Twenty years on from the terrible event itself, weight loss may reduce the risk of lung disease among 9/11 first responders, a new study suggests.
"Our findings should reassure World Trade Center first responders that there are steps they can take to protect their lungs even decades after exposure," said co-lead author Dr. Sophia Kwon. She's a fellow in the Division of Pulmonary, Critical Care and Sleep at NYU Langone Health in New York City, and spoke in an NYU news release.
Health experts have long feared that firefighters' exposure to dangerous levels of fine particles from fire, smoke and toxic chemicals from the World Trade Center attack on Sept. 11, 2001 would lead to lung disease.
Researchers at NYU Grossman School of Medicine analyzed two decades of data from more than 5,700 firefighters who responded on 9/11. Of those, 1,475 developed lung disease.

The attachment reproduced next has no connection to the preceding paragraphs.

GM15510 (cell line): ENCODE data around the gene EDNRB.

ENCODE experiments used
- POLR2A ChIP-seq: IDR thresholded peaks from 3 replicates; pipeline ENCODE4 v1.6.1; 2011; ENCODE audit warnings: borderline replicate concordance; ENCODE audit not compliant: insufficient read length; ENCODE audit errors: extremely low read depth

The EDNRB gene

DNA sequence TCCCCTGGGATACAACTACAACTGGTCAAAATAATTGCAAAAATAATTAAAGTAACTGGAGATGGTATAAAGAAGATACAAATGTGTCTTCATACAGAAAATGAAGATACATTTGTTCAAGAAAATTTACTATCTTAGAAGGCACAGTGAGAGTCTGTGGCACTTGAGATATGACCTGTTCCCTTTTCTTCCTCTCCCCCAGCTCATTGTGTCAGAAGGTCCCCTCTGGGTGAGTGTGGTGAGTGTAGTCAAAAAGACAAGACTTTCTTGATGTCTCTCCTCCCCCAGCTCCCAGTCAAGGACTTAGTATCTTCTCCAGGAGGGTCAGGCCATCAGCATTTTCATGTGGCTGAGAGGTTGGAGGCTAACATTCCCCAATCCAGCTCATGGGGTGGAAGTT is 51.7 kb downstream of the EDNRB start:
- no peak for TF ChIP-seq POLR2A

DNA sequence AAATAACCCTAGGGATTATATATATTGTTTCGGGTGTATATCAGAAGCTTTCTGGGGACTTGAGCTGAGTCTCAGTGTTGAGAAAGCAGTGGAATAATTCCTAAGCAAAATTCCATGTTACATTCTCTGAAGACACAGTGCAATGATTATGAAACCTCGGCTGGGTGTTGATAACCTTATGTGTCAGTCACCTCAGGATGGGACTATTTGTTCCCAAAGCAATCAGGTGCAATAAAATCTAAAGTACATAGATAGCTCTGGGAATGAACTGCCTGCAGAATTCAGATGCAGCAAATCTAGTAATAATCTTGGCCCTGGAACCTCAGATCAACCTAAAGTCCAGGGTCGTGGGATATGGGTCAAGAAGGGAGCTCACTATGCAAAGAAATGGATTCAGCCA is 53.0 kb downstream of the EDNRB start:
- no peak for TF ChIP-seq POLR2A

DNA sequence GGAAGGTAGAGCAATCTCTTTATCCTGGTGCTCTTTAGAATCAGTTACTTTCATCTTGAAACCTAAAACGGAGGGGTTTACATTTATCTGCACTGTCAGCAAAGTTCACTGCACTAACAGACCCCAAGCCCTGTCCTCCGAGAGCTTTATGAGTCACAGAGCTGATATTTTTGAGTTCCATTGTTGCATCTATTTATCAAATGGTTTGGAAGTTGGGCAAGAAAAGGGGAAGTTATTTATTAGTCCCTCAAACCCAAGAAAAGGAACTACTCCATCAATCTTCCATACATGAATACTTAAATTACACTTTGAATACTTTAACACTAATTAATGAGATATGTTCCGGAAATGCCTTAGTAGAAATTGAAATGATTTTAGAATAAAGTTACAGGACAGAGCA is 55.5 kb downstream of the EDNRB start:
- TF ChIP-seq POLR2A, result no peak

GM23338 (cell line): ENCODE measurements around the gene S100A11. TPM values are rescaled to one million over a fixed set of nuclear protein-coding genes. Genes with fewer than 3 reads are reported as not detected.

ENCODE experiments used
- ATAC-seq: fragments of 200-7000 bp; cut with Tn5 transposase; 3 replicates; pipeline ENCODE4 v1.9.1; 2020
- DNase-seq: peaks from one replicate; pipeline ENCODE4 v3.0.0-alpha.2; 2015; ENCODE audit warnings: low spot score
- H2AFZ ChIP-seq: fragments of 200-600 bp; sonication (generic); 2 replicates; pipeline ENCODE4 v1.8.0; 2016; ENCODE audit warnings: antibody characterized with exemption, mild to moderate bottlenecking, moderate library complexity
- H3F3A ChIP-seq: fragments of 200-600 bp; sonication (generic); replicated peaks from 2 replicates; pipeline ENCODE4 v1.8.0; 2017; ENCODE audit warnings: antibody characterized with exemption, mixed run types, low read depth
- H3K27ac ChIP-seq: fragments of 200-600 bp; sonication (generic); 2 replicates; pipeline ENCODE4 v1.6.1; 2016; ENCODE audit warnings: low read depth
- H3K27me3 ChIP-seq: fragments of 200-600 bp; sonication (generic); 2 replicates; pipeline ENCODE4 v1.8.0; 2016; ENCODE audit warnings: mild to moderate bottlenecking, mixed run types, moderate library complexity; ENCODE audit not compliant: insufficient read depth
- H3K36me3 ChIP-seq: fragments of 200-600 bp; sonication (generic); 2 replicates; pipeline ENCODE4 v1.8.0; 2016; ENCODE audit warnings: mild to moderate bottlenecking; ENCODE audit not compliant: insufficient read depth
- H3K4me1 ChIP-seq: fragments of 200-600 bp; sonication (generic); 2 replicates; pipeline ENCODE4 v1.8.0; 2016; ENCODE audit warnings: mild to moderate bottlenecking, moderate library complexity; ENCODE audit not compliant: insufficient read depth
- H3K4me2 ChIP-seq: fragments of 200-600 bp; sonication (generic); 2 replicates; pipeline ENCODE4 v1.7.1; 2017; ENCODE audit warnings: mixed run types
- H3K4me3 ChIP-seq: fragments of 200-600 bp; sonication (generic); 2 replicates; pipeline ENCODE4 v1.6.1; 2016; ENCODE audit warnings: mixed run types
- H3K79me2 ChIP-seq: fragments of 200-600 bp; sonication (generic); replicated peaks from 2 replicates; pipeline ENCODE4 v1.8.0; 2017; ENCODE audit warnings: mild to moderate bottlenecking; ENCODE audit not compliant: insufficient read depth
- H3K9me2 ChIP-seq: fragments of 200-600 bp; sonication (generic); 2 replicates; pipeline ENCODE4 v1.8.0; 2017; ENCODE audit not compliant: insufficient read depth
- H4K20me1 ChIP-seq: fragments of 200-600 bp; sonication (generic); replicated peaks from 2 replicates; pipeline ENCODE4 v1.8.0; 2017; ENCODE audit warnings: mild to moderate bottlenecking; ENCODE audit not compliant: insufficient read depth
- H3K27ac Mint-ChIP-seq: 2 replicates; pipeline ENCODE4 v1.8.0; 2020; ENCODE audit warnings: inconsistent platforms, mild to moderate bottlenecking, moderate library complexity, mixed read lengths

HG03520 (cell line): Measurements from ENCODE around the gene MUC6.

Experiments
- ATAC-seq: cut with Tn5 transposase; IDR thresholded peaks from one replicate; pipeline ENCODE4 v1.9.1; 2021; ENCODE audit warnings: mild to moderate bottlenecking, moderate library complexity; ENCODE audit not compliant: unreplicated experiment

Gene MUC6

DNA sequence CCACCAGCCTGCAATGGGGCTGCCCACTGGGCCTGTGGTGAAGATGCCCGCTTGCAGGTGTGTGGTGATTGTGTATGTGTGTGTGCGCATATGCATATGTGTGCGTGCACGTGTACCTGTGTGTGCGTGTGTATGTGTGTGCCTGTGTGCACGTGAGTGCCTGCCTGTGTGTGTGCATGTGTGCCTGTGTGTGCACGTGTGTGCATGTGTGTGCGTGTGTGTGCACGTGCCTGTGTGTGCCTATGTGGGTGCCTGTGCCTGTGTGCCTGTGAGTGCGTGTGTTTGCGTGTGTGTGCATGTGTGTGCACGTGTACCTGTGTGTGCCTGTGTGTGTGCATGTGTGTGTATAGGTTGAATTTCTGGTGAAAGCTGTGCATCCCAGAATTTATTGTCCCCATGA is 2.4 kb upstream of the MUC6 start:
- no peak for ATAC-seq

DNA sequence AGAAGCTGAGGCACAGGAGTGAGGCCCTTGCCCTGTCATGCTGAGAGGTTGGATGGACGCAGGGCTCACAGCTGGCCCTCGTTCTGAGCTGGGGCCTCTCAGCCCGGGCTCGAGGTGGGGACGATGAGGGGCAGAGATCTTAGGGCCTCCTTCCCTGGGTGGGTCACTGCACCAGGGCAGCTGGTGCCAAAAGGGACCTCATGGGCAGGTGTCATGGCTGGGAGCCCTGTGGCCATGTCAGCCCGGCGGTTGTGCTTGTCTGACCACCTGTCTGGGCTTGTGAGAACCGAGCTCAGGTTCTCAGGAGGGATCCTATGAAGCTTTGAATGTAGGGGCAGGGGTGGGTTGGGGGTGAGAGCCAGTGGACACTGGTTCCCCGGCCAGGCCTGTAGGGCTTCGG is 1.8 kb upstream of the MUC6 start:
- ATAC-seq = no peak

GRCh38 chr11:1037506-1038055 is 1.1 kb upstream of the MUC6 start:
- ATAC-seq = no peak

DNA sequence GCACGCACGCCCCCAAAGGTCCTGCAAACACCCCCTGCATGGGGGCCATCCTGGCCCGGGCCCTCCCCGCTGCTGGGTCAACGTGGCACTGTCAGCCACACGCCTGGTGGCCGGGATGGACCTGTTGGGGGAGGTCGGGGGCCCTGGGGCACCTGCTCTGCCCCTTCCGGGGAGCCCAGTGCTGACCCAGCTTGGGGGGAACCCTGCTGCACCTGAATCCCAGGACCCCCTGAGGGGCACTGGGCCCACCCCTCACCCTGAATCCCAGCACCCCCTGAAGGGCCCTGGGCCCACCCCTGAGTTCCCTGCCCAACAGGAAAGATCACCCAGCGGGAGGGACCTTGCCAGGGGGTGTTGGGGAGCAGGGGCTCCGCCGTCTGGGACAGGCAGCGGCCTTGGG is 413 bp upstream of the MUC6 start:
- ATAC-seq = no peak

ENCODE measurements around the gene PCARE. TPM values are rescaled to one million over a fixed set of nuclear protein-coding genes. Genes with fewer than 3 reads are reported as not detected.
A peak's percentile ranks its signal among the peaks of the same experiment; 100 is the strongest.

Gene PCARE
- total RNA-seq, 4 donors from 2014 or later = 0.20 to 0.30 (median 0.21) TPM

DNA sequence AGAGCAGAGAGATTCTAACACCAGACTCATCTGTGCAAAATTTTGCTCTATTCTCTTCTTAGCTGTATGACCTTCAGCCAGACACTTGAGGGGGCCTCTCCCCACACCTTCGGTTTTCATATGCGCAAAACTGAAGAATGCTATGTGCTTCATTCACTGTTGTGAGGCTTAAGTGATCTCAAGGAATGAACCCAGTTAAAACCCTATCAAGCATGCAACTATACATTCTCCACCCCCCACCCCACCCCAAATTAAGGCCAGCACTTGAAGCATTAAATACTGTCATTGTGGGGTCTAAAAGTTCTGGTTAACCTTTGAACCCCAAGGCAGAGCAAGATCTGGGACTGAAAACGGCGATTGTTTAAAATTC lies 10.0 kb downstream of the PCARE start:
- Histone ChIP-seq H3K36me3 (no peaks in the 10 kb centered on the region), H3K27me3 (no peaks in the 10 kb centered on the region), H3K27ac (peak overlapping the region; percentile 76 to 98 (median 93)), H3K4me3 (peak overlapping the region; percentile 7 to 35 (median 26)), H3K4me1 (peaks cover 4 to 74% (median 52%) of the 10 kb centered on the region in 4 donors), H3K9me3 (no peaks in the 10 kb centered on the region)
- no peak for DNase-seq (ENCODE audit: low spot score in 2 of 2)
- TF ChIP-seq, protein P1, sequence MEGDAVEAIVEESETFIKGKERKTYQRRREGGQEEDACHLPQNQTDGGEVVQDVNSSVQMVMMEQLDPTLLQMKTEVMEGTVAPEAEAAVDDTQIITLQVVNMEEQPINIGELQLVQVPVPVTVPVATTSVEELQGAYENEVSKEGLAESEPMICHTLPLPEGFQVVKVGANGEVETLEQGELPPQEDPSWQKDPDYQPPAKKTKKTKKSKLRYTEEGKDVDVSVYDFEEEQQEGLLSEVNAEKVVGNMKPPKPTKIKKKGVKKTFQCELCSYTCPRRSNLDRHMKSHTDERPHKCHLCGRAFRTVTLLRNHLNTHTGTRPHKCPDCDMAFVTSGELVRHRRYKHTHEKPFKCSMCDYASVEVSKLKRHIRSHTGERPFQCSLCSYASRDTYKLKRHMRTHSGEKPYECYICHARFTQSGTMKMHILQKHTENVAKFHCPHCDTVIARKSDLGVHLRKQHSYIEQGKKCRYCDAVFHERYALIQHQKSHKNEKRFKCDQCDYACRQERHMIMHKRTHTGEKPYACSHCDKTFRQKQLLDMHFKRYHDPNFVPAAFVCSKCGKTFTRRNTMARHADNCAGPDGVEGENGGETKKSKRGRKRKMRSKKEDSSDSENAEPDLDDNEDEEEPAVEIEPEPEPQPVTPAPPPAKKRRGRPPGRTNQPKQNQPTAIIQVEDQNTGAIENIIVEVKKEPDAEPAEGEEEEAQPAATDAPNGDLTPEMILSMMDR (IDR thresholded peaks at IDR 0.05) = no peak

A cluster of five factors predicted lung disease in the firefighters: excess body fat, insulin resistance, high blood pressure, and elevated blood levels of sugar and cholesterol.
All are part of what's known as metabolic syndrome, a group of health issues that increase the risk of heart disease, stroke and diabetes.
Even 20 years after their exposure at Ground Zero, changing at least one of these factors can significantly lower the firefighters' risk of developing lung disease within five years, the study found.
For example, a male firefighter of average height who lost 7 pounds could lower his risk for lung injury by 20%.
Experts already understood that first responders who developed metabolic syndrome shortly after 9/11 were more likely to have asthma. But lung injury risks for those who developed metabolic syndrome later on were unclear until now.
The findings were published Sept. 2 in the American Journal of Respiratory and Critical Care Medicine.
"The lessons from our investigation can be applied not only to firefighters but to the millions of city dwellers exposed to air pollution on a daily basis," said senior author Dr. Anna Nolan, a professor of medicine and environmental health at NYU Langone.
"They should be aware that while their environment poses real health risks, they may still minimize their risk of lung disease even if they cannot change their exposure," she said in the release.